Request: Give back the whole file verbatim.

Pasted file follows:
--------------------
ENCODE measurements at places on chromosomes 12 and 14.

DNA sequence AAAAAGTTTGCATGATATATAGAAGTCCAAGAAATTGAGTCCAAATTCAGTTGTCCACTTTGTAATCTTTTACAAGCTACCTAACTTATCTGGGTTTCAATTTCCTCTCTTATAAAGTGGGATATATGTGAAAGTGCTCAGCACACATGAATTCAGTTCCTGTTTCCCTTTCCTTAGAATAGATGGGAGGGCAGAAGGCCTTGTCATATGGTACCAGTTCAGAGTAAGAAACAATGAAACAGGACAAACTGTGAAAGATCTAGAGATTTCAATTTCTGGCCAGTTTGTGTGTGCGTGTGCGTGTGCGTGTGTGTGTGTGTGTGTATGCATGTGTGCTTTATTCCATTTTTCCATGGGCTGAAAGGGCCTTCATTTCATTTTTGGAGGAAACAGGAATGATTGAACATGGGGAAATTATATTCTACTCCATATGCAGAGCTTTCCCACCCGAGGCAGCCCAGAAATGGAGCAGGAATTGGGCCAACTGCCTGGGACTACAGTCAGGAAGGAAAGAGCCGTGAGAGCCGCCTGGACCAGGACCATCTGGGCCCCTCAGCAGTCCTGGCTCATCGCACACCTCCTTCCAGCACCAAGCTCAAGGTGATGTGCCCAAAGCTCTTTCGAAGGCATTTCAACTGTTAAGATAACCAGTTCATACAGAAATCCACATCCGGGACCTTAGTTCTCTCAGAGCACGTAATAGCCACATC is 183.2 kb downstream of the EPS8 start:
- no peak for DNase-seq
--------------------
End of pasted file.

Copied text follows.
ENCODE measurements at places on chromosomes 12 and 14.

DNA sequence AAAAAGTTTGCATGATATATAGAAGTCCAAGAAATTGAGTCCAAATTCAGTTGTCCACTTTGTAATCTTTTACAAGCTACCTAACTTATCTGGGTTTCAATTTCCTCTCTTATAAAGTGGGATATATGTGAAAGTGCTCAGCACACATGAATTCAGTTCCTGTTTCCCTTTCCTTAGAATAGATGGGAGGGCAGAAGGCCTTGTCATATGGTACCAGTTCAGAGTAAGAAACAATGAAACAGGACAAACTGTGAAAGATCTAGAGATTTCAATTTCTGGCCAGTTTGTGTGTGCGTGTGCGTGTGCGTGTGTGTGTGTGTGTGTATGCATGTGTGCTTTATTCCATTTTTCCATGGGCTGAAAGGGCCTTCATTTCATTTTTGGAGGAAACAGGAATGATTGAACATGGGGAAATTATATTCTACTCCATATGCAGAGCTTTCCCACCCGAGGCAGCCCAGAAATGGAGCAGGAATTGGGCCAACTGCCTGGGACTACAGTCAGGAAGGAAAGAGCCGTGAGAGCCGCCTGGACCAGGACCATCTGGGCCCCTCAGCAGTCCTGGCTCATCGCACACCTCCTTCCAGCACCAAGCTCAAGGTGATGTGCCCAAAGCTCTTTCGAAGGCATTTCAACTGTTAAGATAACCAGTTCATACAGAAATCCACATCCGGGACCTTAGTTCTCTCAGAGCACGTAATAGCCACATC is 183.2 kb downstream of the EPS8 start:
- no peak for DNase-seq